[spam] Re: Interesting law

From [Marc Abrams (2005.11.03.0027)]

In a message dated 11/2/2005 11:27:09 P.M. Eastern Standard Time, bryanth@SOLTEC.NET writes:


[From Bryan Thalhammer (2005.11.02.1951)]

Regarding State governments. I cannot vouch for this,

Good, because if you did you would be wrong.

but I do believe that many state governments orignally set up after 1789
have changed constitutions several times since their incorporations.

No, lets review the time line and a bit of history

On July 4, 1776 a congress was convened by representatives of the 13 colonies and they declared their declaration of independence. At this point each state had its own constitution which were basically nothing more than the original land grants given by the King.

The type of governments varied from state to state as well as the laws. For all intents and purposes these were 13 individual countries.

In 1777 Congress agreed to our first Constitution, which was called the Articles of Confederation. http://www.usconstitution.net/articles.html

These Articles went into effect March 1, 1781, and at this point the individual states started amending their Constitutions, but certainly not on a wholesale basis.

In 1787 a Constitutional Convention was convened because the original Articles were just not working well. There was a great deal of apathy and representatives for Rhode Island didn’t even show up.


The original intent was to modify the existing Articles but instead an entirely new document was drafted.

This document was based on the 10 years of experience each of the states had with the Articles in force and their own governments, and the signing was no cakewalk.

You had the Federalists and anti-Federalists going at each other and it wasn’t until Sept 1787 that the Constitution was signed and only after the bill of Rights was included. On March 1, 1789 the Constitution as we know it was ratified, and in actuality it was an illegal ratification.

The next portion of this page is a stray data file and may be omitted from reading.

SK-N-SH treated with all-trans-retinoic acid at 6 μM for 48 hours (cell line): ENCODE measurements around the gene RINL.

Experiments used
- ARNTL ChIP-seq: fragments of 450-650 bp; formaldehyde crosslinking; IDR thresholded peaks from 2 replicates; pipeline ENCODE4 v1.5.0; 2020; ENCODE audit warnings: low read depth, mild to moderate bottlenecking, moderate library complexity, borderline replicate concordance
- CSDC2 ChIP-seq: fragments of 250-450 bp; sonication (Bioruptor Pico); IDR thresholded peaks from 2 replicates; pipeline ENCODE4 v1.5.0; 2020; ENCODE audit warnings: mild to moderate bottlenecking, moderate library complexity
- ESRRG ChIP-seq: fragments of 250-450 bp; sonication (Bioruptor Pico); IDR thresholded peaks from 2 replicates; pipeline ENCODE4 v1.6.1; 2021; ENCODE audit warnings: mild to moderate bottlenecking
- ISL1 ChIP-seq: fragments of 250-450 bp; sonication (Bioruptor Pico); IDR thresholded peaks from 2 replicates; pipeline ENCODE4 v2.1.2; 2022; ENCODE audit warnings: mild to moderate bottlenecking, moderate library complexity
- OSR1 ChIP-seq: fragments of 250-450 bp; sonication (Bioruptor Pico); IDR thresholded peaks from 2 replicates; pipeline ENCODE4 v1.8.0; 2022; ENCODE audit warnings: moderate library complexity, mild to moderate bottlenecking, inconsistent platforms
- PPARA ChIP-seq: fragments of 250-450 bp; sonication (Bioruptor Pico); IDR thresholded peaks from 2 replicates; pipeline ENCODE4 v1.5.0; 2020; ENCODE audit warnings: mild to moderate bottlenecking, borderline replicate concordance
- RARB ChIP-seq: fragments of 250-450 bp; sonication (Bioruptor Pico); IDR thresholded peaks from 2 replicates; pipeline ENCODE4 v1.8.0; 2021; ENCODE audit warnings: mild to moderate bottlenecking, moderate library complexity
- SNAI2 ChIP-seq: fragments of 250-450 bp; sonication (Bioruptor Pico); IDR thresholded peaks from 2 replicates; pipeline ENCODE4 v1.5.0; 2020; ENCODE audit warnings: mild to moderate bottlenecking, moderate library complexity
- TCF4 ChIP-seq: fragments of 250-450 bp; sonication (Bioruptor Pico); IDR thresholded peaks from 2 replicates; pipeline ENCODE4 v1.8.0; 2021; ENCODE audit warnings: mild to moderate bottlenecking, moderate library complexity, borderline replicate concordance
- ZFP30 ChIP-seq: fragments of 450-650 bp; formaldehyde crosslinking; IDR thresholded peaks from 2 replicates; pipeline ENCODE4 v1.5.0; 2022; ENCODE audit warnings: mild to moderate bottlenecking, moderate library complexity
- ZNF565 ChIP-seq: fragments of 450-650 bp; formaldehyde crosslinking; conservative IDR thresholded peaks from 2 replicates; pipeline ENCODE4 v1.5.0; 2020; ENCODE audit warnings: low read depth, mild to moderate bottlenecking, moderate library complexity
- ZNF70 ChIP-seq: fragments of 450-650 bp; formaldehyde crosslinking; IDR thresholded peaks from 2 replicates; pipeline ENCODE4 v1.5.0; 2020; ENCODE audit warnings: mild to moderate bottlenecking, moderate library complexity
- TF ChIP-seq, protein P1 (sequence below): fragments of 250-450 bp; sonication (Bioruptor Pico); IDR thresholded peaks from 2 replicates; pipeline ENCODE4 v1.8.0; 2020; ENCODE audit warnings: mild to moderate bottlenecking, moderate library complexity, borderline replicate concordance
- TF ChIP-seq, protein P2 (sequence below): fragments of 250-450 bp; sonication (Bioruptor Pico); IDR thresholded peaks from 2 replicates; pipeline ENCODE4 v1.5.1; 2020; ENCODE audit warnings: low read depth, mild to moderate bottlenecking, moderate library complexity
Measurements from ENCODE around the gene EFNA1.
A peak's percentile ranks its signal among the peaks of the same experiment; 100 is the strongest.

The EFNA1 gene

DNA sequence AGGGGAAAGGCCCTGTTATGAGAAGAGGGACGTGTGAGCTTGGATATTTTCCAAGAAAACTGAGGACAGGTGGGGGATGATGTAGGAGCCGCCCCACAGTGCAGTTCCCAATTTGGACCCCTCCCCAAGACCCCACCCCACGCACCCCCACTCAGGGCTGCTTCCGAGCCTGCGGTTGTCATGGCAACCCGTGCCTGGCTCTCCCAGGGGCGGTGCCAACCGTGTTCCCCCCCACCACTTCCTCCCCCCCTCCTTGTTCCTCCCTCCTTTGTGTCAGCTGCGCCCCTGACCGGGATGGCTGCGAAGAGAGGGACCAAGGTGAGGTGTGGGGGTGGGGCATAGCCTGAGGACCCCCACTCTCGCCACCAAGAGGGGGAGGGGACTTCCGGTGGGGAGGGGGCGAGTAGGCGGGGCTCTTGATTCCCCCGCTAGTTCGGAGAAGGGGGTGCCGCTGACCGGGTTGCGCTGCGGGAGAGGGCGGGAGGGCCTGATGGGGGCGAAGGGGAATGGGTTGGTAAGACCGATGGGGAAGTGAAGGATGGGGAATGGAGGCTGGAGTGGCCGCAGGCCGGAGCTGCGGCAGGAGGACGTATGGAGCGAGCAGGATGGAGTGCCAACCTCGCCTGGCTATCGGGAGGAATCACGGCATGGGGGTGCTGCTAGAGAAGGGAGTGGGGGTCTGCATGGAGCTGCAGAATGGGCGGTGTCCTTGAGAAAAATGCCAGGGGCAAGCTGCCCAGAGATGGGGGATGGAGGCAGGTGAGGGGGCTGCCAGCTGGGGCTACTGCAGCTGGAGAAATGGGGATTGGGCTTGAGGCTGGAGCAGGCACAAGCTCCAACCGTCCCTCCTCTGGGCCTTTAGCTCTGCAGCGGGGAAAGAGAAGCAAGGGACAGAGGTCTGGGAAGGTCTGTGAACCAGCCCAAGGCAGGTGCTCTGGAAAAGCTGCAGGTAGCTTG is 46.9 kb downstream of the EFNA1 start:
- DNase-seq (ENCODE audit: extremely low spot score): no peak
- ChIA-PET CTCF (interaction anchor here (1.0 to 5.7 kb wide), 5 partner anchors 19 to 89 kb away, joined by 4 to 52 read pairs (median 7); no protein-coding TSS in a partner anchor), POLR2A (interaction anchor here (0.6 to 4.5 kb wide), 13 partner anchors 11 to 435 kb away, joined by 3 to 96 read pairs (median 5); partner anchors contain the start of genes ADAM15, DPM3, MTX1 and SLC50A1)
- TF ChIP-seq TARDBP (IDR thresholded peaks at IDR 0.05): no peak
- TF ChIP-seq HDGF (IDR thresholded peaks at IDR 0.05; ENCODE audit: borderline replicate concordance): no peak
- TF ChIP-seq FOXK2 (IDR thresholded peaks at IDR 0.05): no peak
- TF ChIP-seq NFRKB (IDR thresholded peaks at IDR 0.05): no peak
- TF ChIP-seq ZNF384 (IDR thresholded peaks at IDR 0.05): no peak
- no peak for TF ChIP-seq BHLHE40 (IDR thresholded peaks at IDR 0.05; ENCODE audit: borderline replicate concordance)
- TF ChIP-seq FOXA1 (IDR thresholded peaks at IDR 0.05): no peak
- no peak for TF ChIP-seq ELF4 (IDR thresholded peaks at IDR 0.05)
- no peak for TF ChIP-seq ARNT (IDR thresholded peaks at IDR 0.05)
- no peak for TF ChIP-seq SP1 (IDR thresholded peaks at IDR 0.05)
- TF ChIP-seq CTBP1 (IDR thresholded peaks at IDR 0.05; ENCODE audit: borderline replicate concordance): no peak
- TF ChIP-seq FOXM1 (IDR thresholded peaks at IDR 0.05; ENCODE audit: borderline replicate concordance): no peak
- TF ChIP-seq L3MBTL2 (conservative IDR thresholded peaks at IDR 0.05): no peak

Under the rules of the Articles of Confederation you needed 100% agreement to change the Articles and Rhode Island did not ratify the Constitution until 1790, with Vermont coming into the Union in 1791


As for the 13 colonies/states, which existed
before the Federal Government, they signed to be limited by the
Federal Government and have since modified their constitutions

Not quite, they united for defense and trade.

Once a State becomes part of the United States,
there is no going back, and there is no dissolving the Federal
Government as spelled out by the Constitution.

This is not a settled point of law. Many believe the Civil war was illegal and the states had a right to secede. In fact most state Constitution’s explicitly stated that any time they didn’t care for the arrangements they could take their toys and go home.

Lincoln, the first Republican, btw, decided that once and for all.

(Recall, Lincoln was a progressive in his era, even a liberal on
some issues when Southern Democrats were bigots.

Sorry, you are a bit off the mark here. Lincoln was no ‘progressive’, and in fact by today’s standards you would call him a ‘racist’. He believed the Negro was inferior and said so publicly. But he was no more a ‘racist’ than Martin Luther King was. When talking about historical events you must place things in the context of the times.

Lincoln’s ideas were commonly held.

He did not care one way or the other about slavery. He simply wanted to save the Union and he would have done anything including retaining slavery to do so.

He was a great politician and when he gave the Emancipation Proclamation it was a political stroke of genius. First, he ‘freed’ only the slaves in the states that seceded. He did not free them in the entire country, and by doing so he kept Europe and especially England out of the war at a crucial time and coming in on the side of the Confederacy.